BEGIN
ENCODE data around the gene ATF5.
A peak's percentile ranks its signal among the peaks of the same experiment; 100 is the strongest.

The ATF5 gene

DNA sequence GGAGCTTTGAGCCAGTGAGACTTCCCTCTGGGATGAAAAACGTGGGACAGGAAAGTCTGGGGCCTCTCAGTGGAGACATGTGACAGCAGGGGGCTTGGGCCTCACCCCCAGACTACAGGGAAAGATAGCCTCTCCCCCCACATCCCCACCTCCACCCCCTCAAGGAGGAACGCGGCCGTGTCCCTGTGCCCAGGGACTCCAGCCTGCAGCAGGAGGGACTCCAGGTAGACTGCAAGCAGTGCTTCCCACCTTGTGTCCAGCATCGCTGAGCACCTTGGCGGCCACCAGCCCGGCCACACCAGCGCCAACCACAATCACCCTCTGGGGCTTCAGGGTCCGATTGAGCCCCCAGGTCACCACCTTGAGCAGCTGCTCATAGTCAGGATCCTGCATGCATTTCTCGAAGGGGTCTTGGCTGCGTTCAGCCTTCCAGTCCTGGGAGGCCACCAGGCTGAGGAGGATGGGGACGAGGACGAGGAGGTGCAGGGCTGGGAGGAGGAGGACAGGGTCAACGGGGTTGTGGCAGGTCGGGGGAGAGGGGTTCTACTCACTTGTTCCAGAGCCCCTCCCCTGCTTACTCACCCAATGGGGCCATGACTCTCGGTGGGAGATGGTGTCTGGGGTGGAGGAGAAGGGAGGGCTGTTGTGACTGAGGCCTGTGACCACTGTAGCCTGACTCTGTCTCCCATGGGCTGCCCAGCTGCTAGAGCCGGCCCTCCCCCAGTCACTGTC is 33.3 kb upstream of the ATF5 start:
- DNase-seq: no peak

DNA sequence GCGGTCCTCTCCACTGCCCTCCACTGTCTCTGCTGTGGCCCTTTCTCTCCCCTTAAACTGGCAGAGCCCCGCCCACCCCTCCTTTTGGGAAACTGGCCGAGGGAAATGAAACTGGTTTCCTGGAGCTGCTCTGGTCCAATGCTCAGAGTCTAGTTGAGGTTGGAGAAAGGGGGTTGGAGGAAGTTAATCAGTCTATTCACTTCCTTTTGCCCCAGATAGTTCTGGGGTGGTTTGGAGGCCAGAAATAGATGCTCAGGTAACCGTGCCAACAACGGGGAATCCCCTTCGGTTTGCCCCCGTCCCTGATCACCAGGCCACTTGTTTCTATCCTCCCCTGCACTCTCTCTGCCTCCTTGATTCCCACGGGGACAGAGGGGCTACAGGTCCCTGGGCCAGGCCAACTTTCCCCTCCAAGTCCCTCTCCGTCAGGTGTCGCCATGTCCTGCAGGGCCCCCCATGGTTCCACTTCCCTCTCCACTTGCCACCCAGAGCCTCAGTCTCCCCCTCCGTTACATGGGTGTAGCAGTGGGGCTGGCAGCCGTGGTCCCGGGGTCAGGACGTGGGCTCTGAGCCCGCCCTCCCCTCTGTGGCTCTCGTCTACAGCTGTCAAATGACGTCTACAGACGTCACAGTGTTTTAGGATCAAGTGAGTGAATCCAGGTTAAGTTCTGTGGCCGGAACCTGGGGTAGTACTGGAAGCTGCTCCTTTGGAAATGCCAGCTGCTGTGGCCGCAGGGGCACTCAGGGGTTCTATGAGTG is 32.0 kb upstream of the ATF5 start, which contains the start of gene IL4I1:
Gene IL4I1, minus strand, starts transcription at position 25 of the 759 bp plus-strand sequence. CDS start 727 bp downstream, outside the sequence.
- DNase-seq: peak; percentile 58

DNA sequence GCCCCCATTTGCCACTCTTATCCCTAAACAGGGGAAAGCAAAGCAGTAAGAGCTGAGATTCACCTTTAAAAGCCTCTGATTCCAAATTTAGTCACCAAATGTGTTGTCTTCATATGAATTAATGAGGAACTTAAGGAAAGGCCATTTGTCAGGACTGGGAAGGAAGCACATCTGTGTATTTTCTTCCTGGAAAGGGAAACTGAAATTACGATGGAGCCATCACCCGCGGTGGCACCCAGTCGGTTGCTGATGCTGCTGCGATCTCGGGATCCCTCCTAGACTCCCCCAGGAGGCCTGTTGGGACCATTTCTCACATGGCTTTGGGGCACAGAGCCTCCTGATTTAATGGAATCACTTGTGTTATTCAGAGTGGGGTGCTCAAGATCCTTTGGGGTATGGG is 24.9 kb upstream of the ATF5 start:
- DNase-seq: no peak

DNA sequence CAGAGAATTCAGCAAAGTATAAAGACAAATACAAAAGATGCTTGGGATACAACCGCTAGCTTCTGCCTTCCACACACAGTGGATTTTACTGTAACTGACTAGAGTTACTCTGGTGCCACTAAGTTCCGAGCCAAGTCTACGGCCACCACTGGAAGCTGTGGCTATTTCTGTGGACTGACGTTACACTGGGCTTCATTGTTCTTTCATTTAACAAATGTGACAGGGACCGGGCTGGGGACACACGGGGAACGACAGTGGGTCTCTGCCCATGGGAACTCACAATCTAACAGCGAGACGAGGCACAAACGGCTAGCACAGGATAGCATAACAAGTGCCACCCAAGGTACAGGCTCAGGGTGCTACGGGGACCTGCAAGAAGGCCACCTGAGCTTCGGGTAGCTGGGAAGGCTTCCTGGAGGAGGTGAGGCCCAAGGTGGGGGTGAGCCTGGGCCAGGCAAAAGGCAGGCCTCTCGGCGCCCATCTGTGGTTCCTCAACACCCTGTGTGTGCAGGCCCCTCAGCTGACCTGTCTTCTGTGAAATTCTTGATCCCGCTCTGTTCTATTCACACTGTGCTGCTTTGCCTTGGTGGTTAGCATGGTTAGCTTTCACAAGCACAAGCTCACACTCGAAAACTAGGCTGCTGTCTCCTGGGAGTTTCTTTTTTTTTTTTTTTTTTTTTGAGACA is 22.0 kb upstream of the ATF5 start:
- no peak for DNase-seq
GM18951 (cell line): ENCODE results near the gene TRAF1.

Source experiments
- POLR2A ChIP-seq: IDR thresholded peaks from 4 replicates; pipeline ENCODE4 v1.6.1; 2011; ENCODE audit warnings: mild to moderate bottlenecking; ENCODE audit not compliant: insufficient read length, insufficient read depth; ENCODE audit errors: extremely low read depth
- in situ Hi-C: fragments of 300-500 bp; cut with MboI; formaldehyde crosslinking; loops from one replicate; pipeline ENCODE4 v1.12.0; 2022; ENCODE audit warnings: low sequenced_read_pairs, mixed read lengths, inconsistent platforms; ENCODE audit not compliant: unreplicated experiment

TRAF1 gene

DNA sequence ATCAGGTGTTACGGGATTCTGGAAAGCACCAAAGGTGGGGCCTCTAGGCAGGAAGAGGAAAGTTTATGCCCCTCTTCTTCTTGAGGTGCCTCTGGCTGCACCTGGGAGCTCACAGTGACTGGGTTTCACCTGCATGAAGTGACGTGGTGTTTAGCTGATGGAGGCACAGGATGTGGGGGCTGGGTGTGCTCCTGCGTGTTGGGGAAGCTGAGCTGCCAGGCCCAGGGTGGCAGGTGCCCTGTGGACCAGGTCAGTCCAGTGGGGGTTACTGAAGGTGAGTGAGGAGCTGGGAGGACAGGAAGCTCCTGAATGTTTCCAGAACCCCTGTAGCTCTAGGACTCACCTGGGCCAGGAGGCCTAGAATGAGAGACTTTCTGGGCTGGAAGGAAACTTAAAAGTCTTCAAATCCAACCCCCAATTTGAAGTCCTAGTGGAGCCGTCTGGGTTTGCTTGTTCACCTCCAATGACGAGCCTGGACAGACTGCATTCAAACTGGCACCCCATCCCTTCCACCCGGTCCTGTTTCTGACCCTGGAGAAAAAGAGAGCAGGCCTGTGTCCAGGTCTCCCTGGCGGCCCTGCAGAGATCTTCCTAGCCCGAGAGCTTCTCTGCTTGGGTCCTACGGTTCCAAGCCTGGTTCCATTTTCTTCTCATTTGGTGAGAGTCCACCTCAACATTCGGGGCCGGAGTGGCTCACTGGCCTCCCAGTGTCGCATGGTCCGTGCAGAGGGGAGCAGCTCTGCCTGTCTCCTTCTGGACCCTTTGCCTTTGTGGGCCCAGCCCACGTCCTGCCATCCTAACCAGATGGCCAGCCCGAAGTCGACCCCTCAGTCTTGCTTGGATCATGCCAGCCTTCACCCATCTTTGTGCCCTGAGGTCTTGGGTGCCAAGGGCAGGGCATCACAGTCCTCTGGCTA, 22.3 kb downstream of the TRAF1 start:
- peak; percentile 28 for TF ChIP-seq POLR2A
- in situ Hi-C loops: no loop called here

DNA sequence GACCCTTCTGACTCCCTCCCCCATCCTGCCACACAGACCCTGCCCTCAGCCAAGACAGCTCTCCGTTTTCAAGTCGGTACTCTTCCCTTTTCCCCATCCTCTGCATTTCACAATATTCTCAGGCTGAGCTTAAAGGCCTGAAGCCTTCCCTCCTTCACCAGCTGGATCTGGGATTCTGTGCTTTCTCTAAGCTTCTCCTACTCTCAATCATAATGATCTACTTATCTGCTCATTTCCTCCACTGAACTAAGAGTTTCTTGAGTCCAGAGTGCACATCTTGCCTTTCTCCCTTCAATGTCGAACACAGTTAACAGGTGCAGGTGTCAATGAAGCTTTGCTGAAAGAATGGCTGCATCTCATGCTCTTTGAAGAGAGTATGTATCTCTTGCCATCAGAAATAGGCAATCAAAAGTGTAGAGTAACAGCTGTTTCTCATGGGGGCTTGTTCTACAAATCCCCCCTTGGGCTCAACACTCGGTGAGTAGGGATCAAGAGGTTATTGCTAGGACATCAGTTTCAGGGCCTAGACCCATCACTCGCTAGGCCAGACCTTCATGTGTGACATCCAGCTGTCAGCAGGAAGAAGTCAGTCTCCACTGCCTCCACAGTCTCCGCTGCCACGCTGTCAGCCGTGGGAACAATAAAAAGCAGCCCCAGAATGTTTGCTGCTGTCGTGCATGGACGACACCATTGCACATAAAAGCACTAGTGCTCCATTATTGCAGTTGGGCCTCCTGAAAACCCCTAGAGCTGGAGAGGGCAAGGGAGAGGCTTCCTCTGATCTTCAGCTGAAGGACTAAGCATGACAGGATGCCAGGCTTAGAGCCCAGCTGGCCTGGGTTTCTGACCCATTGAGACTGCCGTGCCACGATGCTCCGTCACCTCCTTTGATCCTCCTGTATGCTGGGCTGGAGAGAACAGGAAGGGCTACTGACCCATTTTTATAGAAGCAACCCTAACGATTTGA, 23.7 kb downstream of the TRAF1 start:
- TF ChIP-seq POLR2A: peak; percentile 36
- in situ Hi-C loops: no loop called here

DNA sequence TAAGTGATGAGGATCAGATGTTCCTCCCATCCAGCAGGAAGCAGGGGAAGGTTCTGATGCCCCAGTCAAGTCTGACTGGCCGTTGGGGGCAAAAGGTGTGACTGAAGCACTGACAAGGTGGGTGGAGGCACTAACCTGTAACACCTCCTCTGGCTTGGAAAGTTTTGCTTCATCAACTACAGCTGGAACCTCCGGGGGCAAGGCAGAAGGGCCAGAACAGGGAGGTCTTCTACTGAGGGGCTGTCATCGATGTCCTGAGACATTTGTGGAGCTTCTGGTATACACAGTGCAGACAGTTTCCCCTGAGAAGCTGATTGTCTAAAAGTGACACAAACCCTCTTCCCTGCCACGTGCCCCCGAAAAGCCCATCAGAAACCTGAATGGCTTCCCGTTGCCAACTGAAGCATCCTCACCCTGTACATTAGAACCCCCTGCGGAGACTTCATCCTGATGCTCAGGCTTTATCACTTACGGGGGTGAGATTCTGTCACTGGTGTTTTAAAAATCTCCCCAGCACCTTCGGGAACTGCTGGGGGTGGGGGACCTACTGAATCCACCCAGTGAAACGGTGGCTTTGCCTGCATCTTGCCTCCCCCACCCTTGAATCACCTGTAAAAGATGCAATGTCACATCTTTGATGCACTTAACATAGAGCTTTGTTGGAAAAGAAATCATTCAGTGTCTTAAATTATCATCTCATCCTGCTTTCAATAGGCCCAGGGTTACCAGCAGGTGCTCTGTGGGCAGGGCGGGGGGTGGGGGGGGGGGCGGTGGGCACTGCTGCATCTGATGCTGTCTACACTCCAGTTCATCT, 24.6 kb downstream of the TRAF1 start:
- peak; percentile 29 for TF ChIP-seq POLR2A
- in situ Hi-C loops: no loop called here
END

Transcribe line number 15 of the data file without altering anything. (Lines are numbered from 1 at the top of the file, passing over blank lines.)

- POLR2A ChIP-seq: IDR thresholded peaks from 4 replicates; pipeline ENCODE4 v1.6.1; 2011; ENCODE audit warnings: mild to moderate bottlenecking; ENCODE audit not compliant: insufficient read length, insufficient read depth; ENCODE audit errors: extremely low read depth